In addition to the packaging materials, a large proportion of food has been wasted. An earlier post on this blog by David Giles, tells us a story of recovering through dumpster diving. And even the city recognizes it as a problem. A study sponsored by New York City finds that almost 18% of all residential refuse is food and food scraps. Another recent study by Kevin D. Hall et al.  shows that one quarter of the total freshwater consumption goes for the production of food that ends up in the trash can.

As we reflect on the piles of waste and recycling materials that dotted New York City after the storm, it becomes clear that the abundance and diversity of food culture that makes this city into a thriving culinary center cannot be understood without the work that goes into maintaining its infrastructures and the large footprint that it leaves on the environment. In this sense, it is ironic that the storm that transformed several New York neighborhoods into a heap of trash was itself fed by the wasteful culture of post-industrial consumer society that defines this city. To put it differently, the sophisticated gourmand and consumer culture and a dizzying array of delicacies available in New York are also its worst enemy that makes it vulnerable to the changing climate.

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Filed under anthropology, disaster, Food Studies, Food waste, garbage, protest, sustainability

Dumpster-Divers and the Smoothies of Wrath

by David HGB Giles,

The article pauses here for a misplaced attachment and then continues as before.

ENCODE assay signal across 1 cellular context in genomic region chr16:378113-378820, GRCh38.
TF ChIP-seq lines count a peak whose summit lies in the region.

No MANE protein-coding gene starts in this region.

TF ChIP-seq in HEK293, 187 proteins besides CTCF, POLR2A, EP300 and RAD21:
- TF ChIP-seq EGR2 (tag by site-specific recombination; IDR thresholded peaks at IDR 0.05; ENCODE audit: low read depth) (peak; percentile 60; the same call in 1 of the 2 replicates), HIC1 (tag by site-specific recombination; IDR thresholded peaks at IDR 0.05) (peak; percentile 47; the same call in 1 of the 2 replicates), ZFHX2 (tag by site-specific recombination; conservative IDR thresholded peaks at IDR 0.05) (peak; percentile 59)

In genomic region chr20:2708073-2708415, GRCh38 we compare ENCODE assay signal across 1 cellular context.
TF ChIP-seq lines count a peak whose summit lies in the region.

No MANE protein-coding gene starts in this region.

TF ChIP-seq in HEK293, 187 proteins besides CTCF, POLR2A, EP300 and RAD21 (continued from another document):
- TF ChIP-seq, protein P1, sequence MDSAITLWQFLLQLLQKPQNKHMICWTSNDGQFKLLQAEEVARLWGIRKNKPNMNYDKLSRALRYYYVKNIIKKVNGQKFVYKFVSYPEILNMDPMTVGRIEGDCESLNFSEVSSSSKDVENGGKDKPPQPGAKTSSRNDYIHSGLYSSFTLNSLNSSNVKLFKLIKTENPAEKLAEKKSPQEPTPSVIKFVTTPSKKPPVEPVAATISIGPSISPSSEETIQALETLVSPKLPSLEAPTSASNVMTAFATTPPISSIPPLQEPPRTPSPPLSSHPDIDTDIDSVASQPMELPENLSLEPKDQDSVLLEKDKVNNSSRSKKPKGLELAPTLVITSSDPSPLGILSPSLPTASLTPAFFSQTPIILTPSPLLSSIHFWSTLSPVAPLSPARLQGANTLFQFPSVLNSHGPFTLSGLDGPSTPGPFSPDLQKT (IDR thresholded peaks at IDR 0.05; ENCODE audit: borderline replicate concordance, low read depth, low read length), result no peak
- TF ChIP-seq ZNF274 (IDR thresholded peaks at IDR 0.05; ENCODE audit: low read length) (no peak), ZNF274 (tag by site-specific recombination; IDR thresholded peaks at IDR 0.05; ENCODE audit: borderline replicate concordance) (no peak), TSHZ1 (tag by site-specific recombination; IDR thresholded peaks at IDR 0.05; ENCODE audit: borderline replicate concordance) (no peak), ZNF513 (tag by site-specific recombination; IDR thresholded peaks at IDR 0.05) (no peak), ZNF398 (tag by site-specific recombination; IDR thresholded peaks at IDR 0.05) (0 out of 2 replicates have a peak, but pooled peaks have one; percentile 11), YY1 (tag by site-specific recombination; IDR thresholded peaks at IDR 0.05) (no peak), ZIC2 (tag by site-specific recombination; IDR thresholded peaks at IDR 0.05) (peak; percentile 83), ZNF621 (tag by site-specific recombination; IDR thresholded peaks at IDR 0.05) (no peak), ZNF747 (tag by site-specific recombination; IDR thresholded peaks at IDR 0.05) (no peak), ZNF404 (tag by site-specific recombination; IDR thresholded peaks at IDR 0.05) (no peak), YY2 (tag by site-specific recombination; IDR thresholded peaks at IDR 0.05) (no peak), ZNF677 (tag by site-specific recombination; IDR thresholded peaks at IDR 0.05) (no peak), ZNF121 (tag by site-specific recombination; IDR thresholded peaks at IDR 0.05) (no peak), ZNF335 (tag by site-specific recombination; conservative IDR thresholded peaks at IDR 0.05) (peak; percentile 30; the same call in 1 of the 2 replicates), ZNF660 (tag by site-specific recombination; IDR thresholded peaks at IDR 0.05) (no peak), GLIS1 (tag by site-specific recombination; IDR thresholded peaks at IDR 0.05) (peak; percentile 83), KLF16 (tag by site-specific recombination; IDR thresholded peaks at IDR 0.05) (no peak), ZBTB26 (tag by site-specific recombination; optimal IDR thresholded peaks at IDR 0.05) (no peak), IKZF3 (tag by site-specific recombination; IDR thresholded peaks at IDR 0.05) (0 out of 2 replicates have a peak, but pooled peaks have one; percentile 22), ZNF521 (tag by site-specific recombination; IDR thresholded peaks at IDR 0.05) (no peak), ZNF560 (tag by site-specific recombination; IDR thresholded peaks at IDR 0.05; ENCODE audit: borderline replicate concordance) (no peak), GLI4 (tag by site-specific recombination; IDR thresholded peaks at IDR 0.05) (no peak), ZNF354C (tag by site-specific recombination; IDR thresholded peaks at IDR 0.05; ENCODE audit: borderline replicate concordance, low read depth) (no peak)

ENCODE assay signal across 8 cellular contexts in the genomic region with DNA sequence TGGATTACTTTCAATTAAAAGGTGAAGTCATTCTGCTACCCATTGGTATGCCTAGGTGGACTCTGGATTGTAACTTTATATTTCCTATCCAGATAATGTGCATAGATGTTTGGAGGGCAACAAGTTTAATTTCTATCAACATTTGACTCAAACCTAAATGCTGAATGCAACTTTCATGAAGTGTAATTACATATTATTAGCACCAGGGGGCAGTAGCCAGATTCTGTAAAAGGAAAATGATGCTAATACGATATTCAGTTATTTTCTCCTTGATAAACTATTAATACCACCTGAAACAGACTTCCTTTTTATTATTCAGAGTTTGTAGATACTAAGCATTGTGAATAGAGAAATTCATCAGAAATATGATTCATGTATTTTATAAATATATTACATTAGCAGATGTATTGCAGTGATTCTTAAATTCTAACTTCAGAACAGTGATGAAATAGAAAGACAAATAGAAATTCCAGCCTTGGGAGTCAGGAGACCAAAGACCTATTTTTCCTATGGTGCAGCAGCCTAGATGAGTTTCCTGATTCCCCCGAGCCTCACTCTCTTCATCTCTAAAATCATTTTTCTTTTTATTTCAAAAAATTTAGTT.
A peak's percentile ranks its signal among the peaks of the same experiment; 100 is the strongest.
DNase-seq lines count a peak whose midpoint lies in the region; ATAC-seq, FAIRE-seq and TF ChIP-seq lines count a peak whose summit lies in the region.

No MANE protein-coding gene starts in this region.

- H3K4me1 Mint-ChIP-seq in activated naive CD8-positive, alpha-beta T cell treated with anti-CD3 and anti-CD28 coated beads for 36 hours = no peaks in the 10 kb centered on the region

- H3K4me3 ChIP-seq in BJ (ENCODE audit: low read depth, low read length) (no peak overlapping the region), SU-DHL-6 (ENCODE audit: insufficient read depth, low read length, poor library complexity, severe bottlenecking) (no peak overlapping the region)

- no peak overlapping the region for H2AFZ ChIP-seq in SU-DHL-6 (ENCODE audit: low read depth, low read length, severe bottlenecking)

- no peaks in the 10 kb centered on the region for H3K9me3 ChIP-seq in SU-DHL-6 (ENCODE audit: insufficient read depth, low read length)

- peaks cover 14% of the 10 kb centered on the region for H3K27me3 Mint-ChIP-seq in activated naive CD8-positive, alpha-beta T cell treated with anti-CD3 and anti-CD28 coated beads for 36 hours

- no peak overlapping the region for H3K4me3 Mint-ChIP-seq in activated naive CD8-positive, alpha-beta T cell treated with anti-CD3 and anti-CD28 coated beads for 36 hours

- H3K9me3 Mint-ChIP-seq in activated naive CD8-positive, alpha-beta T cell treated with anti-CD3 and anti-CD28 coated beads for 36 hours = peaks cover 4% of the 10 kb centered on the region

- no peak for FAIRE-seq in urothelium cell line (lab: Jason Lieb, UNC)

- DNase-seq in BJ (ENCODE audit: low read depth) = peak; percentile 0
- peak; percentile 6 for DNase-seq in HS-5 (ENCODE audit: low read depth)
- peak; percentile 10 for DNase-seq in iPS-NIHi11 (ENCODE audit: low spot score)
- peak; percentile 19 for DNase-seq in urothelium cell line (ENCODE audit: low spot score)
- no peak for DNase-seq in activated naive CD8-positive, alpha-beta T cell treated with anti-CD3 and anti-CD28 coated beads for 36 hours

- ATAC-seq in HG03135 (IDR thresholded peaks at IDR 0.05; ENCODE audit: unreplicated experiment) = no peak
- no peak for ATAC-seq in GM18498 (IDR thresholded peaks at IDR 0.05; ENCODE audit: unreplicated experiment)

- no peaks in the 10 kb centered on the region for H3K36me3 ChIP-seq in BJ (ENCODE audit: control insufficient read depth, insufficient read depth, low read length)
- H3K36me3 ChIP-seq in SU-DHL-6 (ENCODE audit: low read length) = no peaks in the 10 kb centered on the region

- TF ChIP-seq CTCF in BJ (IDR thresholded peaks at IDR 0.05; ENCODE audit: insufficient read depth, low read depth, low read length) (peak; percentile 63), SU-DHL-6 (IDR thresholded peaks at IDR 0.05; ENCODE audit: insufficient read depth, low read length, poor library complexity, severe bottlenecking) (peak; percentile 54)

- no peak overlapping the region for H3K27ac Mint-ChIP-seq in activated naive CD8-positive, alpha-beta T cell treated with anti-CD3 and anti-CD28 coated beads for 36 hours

Fellow, Society of Scholars, Simpson Center for the Humanities
Doctoral Candidate, Department of Anthropology
University of Washington, Seattle

My favourite Dumpster is locked.

I’ve been coming here for a few years, but now the lid is closed, and there’s a cable lock threaded through it to keep scavengers out. Scavengers like me.

The author researches the Burrito Dumpster, 2011.

Until now, I’ve poked happily about in the soggy detritus without obstacle. Hiding in plain sight at the end of a gravel driveway, outside the chain-link fence of a warehouse in Seattle’s industrial district, the Dumpster always promised at least a few unopened bottles of top-dollar organic fruit smoothies to the intrepid Dumpster-diver. Mango Madness. Orange Carrot. Hermetically sealed and conserved by Seattle’s frigid night air, they were nonetheless too close to their sell-by dates to be worth shipping, so they ended up here. On the right night, there were hundreds of them. There probably still are.

So why lock them up? My research with Dumpster-divers and grocers in Seattle and other cities around the US, Canada, and Australasia, explores the politics and the cultural economy of waste—particularly food waste. It echoes John Steinbeck’s dry observation of depression-era surplus and scarcity in The Grapes of Wrath: “The works of the roots of the vines, of the trees, must be destroyed to keep up the price.” According to the USDA, for example, 5.4 billion pounds of unspoiled food are discarded by US merchants each year. A simple thought experiment and some rudimentary economics suggest that, if these edible surpluses were given away indiscriminately, the principles of supply and demand would undercut food prices. To paraphrase Steinbeck: Who would pay five dollars for a smoothie when they could pull ten of them out of the trash for nothing? In other words, what we throw away remains significant in its absence.